Advertisements
Travelogue

[Travelogue] Back on the train!

It’s funny how hanging out with friends who are writers (Lania Knight and Matt McBride linked, but come right back here folks) when traveling makes one want to write more; I turn to an old post about my joys, experiences, and personal literary connections around taking trains from days of yore (in relation to this record, at least) to re-ignite my own writing through this web journal. On my recent third trip to the People’s Republic of China, a fair number of trains were taken in various contexts. I have been going to Wuhan regularly now during the summer, and there will be a return in a short few weeks, so I am only going to get more of train travel in China. This represents an easy means of initiating some reflection around my recent return from Round 2 of the teaching at Wuhan University, and my upcoming and (temporary) relocation to Beijing.

269
Looking down the cars on the Shanghai Metro.

One of the most enjoyable things for me in China is being able to ride the subway in the major cities; Beijing and Shanghai are rendered manageable because their metros are quick, relatively clean, and affordable. 2 kuai, anywhere in the vast metropolis which is Beijing! The carriage can be absolutely sardine-like at many hours, including rush, but overall I find it very exiting and enjoyable.  To tread into the cliche, China seems to be a country on the move, and this is so well-exemplified by an afternoon on one of the subways. Jam-packed at all sorts of hours, riders whisk back and forth between exits and transfers. The carriage doors separate, initiating the dash on and off, simultaneously in and out all in that moment.  Yesterday evening, having returned to my beloved San Francisco, I found the rather proper, lining up of the BART commuters so quaint in comparison. While exhausting, I love the no-nonsense feeling I get from the metro riders in China—I find it reminiscent of the vibe I get in New York. One of my regrets on this latest trip to Wuhan is not having had the opportunity to ride the relatively new Wuhan Metro, despite a somewhat determined effort to do so. With some intention there, group trips to Hankou from Wuchang ended up being cab-based; the one time I made it to Hankou by myself, the metro closed for the night as I arrived to the platform, and I was instructed by the eerily-accurate English language voice to leave the station immediately. While I managed to get to Hankou more than once this year (a goal from last year), I feel satisfied with knowing that eventually taking the Wuhan Metro can come with a future trip to Wuhan.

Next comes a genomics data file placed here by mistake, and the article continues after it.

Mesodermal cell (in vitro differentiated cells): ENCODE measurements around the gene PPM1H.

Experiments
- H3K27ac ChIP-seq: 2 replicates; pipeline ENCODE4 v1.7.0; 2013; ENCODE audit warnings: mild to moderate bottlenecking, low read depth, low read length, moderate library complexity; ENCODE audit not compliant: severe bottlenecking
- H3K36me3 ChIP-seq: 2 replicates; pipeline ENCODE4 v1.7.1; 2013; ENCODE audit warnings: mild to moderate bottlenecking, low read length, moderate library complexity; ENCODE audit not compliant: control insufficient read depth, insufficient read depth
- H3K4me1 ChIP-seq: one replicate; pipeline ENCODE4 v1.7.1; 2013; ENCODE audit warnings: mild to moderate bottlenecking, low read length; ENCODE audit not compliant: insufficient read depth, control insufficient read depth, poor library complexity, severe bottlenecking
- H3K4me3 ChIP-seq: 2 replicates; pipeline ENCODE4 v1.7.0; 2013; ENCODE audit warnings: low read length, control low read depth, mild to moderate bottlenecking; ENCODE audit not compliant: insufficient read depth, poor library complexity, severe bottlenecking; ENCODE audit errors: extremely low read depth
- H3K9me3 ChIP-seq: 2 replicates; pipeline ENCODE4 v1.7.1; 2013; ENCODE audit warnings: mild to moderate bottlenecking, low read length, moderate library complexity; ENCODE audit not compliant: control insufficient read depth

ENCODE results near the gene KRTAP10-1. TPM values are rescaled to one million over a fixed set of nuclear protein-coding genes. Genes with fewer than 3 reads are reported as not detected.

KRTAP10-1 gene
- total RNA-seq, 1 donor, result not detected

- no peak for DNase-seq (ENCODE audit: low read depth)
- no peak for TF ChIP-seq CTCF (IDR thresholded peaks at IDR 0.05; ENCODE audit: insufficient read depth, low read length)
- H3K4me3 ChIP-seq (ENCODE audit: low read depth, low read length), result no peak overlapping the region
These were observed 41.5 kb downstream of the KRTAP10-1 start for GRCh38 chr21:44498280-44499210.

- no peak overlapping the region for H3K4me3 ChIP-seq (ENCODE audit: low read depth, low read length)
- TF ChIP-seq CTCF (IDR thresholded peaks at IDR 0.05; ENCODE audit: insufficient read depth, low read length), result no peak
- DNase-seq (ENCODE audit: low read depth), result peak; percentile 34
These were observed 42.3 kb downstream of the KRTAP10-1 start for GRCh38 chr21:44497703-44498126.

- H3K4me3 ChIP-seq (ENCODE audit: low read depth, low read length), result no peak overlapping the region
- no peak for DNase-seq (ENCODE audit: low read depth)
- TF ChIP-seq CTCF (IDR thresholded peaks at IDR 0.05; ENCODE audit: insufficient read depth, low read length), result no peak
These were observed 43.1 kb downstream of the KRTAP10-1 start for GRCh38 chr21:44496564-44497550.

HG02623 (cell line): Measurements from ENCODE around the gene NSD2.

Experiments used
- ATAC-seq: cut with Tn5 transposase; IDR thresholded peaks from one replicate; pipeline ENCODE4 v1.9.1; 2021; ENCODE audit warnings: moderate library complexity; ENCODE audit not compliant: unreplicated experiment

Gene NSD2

448
Here’s the train we took coming over the Yangtze River bridge, eventually passing Wuhan’s famous Yellow Crane Tower.

Taking the overnight train from Beijing to Wuhan is a repeat experience which goes far in making the overall Wuhan experience so much fun, and I believe I am starting to appreciate it in the way that ritualistic train rides have grown on me in other travel experiences. This ride again afforded me the chance to hang out with my fellow teachers and build our eventual friendships—with 8-10 folks jammed into a four-person sleeper card to play Apples to Apples, this year’s overnight ride was so enjoyable, as we drank warm beers and bulshitted about 90’s music, tellingly revealing our generational place. The night passes quickly out the window, and eventually one wakes up to Hubei Province spinning past—some pastoral-light, leading into a tell-take sign of the suburban Chinese experience:  rows and rows of anonymous, identical apartment towers.

204
High-speed train, Shanghai to Suzhou!

The last time I took a high-speed train, I was a green traveler going from Paris to Nîmes, so I was excited to continue my rail journey and experience in China by taking the quick train from Shanghai to Suzhou for a day trip. Despite a little confusion in actually finding the place at the station in which a foreigner can buy a ticket, involving a nice, hot long walk around the entire station, the whole high-speed rail experience was so easy; additionally, it was a quick 25-minute dart to Suzhou and back. The whole thing really put our train experience here in the States to shame! It makes me a little frustrated and sad that we are having such a hard time getting something similar up and running here in California.